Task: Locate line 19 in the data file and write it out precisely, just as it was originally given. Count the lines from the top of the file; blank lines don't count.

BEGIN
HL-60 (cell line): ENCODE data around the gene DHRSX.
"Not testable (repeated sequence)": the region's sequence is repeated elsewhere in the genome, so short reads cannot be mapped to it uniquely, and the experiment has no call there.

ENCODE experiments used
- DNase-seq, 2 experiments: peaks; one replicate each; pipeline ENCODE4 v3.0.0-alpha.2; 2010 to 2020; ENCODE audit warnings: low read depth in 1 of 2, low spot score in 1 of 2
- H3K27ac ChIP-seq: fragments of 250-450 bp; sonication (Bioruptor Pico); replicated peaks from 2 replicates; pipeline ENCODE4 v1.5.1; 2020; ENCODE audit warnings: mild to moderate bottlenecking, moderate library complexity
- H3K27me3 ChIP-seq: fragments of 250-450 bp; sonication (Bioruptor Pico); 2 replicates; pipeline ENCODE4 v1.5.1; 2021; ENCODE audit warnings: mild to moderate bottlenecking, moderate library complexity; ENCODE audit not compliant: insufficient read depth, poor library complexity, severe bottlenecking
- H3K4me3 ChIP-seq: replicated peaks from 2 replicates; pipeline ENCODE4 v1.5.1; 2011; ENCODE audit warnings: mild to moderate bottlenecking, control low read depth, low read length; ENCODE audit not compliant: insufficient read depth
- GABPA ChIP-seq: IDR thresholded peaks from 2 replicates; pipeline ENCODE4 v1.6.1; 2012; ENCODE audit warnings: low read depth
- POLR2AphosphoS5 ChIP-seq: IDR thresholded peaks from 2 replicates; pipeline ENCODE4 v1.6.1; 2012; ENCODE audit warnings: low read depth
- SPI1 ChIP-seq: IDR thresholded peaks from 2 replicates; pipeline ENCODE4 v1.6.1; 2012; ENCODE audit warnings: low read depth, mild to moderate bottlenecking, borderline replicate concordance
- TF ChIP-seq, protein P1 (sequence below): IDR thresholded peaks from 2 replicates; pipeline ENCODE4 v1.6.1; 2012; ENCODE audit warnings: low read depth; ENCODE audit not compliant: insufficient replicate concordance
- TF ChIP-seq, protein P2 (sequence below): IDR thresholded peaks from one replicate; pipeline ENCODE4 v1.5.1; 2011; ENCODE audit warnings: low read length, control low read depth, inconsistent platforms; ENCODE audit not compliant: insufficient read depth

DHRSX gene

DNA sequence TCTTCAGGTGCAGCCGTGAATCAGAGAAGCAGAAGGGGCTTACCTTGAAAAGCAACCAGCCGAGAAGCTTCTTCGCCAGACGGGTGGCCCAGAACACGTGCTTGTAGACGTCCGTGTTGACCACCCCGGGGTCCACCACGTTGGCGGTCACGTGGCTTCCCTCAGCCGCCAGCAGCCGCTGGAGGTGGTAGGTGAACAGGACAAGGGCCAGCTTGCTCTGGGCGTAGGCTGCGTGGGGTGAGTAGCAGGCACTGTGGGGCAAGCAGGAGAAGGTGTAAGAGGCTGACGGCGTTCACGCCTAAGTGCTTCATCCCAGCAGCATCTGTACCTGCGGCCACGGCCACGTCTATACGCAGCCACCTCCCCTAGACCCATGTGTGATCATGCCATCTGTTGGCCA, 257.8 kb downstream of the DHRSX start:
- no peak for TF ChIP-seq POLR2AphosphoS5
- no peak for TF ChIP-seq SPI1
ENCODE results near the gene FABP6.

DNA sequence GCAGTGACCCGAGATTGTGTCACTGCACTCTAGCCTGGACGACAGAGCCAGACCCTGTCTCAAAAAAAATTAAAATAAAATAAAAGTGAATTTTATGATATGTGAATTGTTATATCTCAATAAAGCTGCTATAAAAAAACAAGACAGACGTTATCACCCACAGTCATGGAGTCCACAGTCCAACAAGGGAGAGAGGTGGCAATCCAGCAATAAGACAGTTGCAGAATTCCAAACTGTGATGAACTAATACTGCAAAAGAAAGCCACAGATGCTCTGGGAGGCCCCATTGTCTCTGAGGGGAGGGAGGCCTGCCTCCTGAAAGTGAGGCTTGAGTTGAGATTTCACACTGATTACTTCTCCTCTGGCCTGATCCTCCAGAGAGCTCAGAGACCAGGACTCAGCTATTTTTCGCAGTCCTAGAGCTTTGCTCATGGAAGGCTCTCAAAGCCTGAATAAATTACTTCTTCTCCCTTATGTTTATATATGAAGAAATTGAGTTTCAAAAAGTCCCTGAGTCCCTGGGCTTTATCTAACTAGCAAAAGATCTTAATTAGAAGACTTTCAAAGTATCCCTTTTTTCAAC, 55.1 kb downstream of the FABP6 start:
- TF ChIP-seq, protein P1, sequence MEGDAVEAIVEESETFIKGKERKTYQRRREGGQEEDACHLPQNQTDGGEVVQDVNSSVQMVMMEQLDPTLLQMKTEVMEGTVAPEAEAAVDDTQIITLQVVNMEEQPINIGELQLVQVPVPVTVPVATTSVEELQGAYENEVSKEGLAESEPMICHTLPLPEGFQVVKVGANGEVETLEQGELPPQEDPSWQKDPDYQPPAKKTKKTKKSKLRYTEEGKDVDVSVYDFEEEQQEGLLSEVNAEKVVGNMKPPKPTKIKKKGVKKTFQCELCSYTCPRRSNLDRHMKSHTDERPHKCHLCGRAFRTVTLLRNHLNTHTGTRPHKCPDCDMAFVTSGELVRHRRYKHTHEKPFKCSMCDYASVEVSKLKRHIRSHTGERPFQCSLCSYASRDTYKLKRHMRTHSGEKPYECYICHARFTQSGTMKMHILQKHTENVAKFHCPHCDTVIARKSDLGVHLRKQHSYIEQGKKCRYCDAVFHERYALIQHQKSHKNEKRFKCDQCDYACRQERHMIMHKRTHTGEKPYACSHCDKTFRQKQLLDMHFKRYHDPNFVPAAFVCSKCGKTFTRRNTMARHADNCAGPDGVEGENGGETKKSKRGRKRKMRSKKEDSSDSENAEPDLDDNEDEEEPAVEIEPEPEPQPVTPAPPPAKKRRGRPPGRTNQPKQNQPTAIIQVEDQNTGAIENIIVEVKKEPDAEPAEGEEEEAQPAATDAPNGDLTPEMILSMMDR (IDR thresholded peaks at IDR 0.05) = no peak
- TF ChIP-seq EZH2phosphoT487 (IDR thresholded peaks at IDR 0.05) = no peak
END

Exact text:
- TF ChIP-seq, protein P1, sequence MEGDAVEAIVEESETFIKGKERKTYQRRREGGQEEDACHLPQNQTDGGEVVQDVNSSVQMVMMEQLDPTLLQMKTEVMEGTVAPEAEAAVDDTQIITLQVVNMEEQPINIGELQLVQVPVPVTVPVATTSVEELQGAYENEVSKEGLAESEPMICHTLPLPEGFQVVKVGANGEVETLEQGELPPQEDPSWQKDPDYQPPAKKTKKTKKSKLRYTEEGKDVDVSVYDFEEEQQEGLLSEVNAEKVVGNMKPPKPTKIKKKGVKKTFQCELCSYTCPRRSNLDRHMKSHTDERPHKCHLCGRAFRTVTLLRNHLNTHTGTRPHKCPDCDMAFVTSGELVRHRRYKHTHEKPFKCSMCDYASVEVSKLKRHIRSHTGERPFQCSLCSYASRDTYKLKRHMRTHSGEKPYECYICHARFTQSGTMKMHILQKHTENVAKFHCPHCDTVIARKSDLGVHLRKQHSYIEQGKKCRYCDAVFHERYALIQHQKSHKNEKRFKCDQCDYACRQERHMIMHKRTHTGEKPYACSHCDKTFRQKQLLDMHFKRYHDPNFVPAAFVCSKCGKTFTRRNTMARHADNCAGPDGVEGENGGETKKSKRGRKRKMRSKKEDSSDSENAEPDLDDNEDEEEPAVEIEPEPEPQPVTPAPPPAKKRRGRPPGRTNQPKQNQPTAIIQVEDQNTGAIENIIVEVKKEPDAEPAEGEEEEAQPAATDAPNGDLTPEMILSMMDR (IDR thresholded peaks at IDR 0.05) = no peak